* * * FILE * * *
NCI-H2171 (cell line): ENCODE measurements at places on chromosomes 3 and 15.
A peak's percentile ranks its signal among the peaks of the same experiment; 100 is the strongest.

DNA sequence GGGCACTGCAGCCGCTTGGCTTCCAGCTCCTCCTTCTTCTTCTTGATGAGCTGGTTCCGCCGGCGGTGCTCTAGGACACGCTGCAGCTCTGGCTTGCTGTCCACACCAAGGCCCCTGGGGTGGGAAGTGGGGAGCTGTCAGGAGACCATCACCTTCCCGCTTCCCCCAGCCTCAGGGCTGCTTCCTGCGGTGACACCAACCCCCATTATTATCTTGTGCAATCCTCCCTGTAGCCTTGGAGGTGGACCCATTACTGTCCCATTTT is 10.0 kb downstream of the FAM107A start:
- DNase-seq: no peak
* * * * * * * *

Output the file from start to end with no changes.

NCI-H2171 (cell line): ENCODE measurements at places on chromosomes 3 and 15.
A peak's percentile ranks its signal among the peaks of the same experiment; 100 is the strongest.

DNA sequence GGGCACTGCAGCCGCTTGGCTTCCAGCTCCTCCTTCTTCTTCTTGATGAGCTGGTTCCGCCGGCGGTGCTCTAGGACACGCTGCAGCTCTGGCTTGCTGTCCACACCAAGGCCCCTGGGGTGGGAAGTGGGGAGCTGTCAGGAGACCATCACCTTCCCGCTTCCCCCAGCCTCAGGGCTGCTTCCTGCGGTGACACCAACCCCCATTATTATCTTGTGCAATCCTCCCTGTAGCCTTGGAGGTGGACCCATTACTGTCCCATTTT is 10.0 kb downstream of the FAM107A start:
- DNase-seq: no peak